RECENT: Defining Our Field - what is 'classical music' to us, why are we involved and what can we learn from our differences? Read John Dante Prevedini's essay, watch the panel discussion and make your own comments.
RECENT: Find out about composers from unusual places, including Gerard Schurmann, Giya Kancheli, Nazib Zhiganov and Nodar Gabunia, about singing in cars, and meet Jim Hutton from the RLPO and some of our regular contributors in this eighty-minute February 2021 video.
English composer, organist, choral conductor and enemy of equal temperament, Samuel Sebastian Wesley was born in London on 14 August 1810, son of composer Samuel Wesley and grandson of methodist minister and hymn writer Charles Wesley.
As a boy, Samuel Sebastian sang as one of the Children of the Chapel Royal. From 1826 he began playing the organ in various London churches, and by 1832 he became organist of Hereford Cathedral (where he eloped with the daughter of the Dean), and later worked at Exeter Cathedral, Leeds Parish Church, Winchester Cathedral and Gloucester Cathedral, becoming one of the country's leading choirmasters and organists. Almost all his complex, theatrical music was written for the Church of England.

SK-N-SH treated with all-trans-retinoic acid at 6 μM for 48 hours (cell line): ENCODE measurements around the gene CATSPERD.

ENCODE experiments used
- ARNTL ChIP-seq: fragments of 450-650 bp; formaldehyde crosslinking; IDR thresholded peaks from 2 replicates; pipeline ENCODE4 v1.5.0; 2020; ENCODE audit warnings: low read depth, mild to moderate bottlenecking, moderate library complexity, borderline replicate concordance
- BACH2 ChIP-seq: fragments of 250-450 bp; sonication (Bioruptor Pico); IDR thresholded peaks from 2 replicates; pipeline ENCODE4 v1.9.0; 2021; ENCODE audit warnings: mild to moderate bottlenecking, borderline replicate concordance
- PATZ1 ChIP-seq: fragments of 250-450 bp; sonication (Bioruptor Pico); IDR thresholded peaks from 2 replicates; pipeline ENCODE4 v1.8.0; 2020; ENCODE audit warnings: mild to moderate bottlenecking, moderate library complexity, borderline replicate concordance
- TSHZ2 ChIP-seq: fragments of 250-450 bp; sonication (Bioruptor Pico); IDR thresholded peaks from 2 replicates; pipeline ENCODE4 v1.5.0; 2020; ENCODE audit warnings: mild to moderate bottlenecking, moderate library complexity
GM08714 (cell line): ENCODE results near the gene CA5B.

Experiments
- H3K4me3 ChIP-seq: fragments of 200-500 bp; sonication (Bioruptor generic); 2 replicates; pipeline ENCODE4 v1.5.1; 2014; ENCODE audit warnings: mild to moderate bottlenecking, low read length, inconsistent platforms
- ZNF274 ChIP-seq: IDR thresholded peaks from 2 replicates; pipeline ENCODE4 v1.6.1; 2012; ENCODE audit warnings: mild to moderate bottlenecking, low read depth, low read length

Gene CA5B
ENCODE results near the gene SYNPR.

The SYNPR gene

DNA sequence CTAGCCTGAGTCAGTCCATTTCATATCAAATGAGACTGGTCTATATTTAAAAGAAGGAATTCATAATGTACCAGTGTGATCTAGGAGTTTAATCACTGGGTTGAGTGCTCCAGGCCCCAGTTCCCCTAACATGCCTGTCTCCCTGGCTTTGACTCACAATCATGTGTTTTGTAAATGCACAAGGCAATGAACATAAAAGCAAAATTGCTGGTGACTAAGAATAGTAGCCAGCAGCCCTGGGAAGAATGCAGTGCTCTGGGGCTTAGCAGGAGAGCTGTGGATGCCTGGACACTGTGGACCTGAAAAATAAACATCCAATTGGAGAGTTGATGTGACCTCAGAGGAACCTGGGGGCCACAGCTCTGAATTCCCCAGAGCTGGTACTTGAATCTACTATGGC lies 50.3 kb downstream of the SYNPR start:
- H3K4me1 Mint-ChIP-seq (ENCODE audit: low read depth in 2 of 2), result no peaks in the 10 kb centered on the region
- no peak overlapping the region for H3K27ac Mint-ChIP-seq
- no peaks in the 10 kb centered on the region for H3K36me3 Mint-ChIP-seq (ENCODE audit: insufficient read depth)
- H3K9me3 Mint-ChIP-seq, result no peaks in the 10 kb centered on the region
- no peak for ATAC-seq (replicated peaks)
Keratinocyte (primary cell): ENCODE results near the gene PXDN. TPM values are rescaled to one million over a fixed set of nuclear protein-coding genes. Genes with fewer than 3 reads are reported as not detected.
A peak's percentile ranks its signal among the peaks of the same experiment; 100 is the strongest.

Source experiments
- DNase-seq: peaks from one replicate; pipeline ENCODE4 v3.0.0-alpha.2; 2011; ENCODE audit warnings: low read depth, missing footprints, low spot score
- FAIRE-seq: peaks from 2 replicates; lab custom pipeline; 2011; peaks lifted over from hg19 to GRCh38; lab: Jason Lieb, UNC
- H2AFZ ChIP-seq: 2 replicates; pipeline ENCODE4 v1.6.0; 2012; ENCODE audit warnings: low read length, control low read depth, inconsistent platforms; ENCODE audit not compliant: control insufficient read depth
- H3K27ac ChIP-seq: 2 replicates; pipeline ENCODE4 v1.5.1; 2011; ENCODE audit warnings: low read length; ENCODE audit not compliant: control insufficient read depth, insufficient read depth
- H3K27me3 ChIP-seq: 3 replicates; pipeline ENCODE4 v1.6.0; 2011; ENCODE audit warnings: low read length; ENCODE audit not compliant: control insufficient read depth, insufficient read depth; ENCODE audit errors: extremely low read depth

He died in Gloucester on 19 April 1876, aged sixty-five, and was buried in Exeter.
CD Spotlight. Varied Programme - The Usher Hall organ impresses Gerald Fenech. 'John Kitchen oozes out every sound possible from this monster of an organ ...'
CD Spotlight. A Controversial Figure - Choral works by Samuel Sebastian Wesley, heard by Gerald Fenech. 'Soloists and choral singing are of the utmost quality ...'
DVD Spotlight. Dignity and Impudence - A recital on Exeter Cathedral's organ, enjoyed by Gerald Fenech. '... Millington on fine form ...'
Ensemble. Sing ye to the Lord - Roderic Dunnett was at the 2009 Hereford Three Choirs Festival